Rubbish! I'm gonna' try and talk him out of it, or else just not play an arcane caster. Just not worth it to basically be limited to three spells an encounter.


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Three spells is pessimistic. Let's say you're a caster with Con 14 and a Fortitude feat - which you probably should be taking in this situation, but is a generally useful thing to have anyway. That's a +4 Fort save (and it could be higher with a trait). At level 1, you need to roll 7 on a d20 to be OK. You should pass around two-thirds of all your saves. So on average you can cast nine spells before losing consciousness, which should be enough to keep you going until you can get to the point where you can make casual use of Lesser Restoration.

On the other hand, playing a Cleric or Oracle or Druid seems like an easier option.

The Exchange

Cord of Stubborn Resolve


How to beat fatigue: Be a human with the Heart of the Fields alternate racial trait. In the morning of an adventuring day, consume the drug Allnight (only 25 gp if you craft it yourself). You now cannot be effected by fatigue for 8 hours. At the end of the 8 hour period, use your Heart of the Fields ability to negate the exhaustion that would normally come. Repeat each day as needed.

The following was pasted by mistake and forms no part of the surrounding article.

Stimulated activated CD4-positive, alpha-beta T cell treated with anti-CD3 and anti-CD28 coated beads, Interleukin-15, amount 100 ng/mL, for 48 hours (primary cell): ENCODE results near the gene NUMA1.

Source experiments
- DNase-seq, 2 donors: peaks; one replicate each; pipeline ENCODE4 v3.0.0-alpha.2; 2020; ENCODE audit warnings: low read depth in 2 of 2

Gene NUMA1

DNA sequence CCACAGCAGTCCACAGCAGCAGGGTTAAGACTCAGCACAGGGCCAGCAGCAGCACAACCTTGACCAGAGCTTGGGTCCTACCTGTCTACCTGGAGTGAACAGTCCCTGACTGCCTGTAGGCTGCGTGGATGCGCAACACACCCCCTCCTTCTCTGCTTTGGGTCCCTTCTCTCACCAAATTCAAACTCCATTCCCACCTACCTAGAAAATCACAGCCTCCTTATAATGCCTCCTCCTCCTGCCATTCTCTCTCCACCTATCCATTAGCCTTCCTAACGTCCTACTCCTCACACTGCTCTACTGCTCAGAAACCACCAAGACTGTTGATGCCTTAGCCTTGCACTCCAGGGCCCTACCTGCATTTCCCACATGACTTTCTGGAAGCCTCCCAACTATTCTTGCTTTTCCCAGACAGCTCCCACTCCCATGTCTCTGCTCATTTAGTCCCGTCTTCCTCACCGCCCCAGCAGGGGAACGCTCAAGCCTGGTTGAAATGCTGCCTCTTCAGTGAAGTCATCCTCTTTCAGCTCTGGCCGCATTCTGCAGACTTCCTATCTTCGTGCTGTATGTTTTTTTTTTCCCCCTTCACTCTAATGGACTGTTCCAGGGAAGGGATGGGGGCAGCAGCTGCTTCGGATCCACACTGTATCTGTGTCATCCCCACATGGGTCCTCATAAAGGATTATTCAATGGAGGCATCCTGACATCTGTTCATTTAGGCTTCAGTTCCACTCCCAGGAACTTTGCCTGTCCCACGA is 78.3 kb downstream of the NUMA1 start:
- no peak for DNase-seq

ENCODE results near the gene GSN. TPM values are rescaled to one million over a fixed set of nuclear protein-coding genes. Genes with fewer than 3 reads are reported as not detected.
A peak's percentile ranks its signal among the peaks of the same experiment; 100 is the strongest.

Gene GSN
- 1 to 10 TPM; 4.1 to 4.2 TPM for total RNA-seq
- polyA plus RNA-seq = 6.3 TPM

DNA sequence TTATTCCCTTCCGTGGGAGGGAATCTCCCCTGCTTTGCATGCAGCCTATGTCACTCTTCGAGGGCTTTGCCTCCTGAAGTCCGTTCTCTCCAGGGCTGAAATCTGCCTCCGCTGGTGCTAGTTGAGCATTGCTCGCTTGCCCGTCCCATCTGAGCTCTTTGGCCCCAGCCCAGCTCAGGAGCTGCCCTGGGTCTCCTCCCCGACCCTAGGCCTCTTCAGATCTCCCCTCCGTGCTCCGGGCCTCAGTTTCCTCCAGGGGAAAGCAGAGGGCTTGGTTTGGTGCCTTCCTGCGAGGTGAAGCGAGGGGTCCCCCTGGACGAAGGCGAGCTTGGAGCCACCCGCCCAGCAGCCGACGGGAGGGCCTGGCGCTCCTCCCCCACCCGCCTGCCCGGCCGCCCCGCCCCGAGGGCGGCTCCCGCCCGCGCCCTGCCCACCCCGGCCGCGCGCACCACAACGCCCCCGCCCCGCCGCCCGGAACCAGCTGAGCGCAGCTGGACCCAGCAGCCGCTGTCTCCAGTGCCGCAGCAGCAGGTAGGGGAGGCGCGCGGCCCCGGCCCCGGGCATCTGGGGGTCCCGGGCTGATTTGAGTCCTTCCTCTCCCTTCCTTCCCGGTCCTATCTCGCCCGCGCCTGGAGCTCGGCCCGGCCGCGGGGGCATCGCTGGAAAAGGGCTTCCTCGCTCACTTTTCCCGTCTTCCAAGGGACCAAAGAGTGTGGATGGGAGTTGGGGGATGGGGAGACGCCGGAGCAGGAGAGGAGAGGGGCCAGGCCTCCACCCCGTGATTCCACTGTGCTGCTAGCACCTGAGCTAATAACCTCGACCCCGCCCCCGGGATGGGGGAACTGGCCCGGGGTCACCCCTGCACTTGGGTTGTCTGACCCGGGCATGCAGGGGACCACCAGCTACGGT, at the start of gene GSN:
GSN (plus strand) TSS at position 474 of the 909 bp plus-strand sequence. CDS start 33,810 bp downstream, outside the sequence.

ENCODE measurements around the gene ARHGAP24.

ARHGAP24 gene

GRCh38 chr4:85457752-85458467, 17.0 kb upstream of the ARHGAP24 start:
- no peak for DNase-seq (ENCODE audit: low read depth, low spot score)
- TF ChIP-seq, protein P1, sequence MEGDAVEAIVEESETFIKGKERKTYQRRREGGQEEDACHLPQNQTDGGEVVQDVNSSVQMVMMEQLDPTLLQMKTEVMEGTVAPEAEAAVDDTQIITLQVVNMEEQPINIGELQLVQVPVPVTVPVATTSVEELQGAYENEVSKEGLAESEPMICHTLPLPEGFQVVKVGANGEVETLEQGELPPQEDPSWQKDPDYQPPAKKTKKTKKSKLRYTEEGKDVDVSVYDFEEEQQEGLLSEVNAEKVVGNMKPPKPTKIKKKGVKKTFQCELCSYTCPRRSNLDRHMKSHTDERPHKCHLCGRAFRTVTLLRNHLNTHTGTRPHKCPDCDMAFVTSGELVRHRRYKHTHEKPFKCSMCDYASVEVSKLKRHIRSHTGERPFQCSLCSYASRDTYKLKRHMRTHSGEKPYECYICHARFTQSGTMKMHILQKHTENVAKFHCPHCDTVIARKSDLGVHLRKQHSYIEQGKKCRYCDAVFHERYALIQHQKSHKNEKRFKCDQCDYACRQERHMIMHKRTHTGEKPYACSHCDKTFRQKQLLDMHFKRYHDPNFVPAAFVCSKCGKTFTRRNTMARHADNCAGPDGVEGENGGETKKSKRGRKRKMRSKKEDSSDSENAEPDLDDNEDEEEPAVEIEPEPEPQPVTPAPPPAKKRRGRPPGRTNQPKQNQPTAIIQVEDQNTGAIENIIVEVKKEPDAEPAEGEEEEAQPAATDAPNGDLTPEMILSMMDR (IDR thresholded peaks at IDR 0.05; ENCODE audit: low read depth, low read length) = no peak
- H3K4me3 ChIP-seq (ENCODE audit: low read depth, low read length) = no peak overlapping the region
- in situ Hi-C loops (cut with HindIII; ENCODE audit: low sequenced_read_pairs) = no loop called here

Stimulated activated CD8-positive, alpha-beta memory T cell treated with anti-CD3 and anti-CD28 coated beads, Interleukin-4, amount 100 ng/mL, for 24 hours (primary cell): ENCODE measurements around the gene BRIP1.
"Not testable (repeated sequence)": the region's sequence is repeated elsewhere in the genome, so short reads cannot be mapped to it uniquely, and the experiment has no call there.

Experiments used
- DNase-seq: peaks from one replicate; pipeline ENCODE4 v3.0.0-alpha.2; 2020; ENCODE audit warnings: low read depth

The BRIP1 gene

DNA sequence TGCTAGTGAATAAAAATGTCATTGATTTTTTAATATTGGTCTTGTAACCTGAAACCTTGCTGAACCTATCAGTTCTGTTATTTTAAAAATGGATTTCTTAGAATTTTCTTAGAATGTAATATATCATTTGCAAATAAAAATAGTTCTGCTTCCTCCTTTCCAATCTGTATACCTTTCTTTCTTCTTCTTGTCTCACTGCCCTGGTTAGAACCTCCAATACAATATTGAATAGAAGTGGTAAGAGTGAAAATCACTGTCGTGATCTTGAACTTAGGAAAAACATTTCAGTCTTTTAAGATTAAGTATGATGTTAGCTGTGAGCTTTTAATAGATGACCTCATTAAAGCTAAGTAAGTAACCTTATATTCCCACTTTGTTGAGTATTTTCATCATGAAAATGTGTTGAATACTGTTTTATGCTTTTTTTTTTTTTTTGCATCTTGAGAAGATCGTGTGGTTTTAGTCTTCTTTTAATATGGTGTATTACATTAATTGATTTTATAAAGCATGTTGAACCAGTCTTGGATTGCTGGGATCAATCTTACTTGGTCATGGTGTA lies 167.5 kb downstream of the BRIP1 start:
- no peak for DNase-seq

How to beat your GM's silliness: Be a sorcerer with the Psychic bloodline. Your spells are now psychic, not arcane.

Grand Lodge

I'm a huge fan of Dragonlance. But Raistlin had a dumped Con and was fighting magically within himself to keep Fist_____(not even gonna attempt to spell) possession spirit in check. He had so much happening to him inwardly even walking great distances was taxing on him.. Later books like war of the brothers Raistlin went through time and replaced Fist____ and no longer had that burden and was able to do anything he wanted. Was not as taxing anymore to cast spells. All he had left to fight was his birth sickness. Which was another compounded reason magic was so taxing for Raistlin more so than any other Magi.

This was not as sever for other Magi of that setting. Many of them acted like pathfinder...using a few spells was normal...casting all their spells made them tired and needing rest.

I'd ask him to remove this house rule or limit it to low levels when a caster is in the process of building his power.


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Actually, reading over your description again, I'm not so sure being immune to the fatigue itself or negating it somehow is going to help, if you still get exhausted anyway on the second failed save and fall unconscious on the third. It looks like you need to actually be able make the save itself.